[html5] Accessing the user's installed fonts

Jukka K. Korpela jukka.k.korpela at kolumbus.fi
Mon Jul 29 04:01:48 PDT 2013

2013-07-24 18:02, Oliver Sartun wrote:
> for all I know it's not possible to retrieve a list of all fonts a
> user has installed on his system via JavaScript. Is that correct?

It's not possible to retrieve such information in any standardized manner.

> You either have to use Flash or a rather hackish solution that
> involves assigning a potentially installed font to a DOM element and
> measuring its dimensions
There's also an old trick that works on IE (only), see e.g.

I've used it on my page that lets you view (on IE) a piece of text in 
all the fonts installed on your system:
There are other similar services, and this might look like something you 
should do with software installed on your system. But I think it is an 
interesting possibility to implement it with HTML and JavaScript.

> For
> instance, it wouldn't be possible to create advanced word processors /
> DTP applications like InDesign for the open web platform, if I get
> that right.

A more common need for access to font information arises if you wish to 
create an HTML application that has a simple font changer – e.g., a 
dropdown that lets the user select the font of the copy text, or some 
special text.

Even more often, authors face the problem of not knowing which of the 
fonts of their font-family list gets (or may get) applied. I can specify 
in CSS e.g. body { font-family: Calibri, Helvetica, Arial, sans-serif }, 
but how could I select other presentation to suit the font? I can't. For 
example, Helvetica and Arial need a considerably larger line-height than 
Calibri. Just relying on line-height: normal is not reasonable. Line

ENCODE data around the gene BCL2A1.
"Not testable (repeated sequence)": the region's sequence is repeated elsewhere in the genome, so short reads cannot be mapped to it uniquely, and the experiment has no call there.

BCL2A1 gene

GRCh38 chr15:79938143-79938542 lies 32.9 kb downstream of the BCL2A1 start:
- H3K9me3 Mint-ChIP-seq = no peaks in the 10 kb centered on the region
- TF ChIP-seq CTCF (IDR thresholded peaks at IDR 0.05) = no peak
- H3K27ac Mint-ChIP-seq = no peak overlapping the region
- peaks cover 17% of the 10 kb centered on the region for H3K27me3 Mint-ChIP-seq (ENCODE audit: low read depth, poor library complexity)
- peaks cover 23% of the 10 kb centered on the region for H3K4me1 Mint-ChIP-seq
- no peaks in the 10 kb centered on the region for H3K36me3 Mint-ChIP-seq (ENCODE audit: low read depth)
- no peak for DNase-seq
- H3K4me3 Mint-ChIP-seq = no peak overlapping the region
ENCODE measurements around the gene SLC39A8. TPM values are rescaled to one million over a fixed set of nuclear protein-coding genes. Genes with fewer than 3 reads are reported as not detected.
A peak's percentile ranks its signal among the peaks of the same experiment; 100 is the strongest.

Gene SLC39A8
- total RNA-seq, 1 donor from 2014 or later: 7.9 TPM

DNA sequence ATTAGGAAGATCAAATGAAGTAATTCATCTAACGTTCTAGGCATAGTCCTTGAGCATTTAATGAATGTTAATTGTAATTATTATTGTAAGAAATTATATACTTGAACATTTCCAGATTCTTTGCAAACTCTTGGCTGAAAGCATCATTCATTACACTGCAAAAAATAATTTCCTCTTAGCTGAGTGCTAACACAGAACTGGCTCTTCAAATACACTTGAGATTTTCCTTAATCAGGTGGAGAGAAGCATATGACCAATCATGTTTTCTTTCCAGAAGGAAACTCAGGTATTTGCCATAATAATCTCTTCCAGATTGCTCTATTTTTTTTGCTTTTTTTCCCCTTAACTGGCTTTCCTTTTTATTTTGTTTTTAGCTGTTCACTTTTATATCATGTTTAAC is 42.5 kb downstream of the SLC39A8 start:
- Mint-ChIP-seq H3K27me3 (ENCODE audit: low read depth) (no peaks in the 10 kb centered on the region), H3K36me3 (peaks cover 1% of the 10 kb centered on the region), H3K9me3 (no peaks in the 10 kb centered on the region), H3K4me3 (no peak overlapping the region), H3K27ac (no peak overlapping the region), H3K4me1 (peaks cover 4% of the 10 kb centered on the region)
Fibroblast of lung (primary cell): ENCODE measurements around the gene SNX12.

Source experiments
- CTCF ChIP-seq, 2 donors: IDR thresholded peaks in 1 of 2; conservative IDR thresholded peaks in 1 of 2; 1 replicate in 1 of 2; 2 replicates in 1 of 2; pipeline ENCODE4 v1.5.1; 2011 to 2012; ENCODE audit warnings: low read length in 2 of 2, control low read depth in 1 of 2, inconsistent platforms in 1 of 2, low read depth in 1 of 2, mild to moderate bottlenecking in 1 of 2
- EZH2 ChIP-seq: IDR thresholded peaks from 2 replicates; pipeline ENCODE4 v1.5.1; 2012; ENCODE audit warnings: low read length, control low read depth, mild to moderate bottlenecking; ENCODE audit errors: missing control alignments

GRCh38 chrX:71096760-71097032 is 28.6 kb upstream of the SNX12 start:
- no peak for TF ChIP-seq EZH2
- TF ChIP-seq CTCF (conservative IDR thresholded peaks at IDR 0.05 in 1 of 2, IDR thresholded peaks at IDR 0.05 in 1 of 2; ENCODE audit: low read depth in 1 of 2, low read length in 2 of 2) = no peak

height should also depend on line length and other issues; the "normal" 
value is, at best, a compromise.

Typographic settings should depend on each other. The choice of a font 
should affect many other aspects. Authors who care about typography 
could do some simple programming to make the style settings different 
depending on e.g. the availability of the primary font. (One style if 
Calibri is available; something else if not, since we can pretty much 
expect virtually any system to have Arial or Helvetica.)

The problem is that CSS does not have tools for it, so access to font 
list in JavaScript would indeed be desirable. This has been said years 
ago, and it seems that reluctance to implement it largely depends on 
expected security issues, basically security of personal data; see e.g.
"Feature request: Get font list in Javascript",

I think the usefulness of disclosing the information far exceeds the 
real impact of the risks. Currently, information about fonts is 
available in ways mentioned above - clumsy, hackish ways - so if this 
were a serious security breach, I think we would have heard of attacks 
using it. Providing a simple, standardized access to information would 
mainly help people who would use it to improve the quality of 
applications or pages.

Yucca, http://www.cs.tut.fi/~jkorpela/

More information about the Help mailing list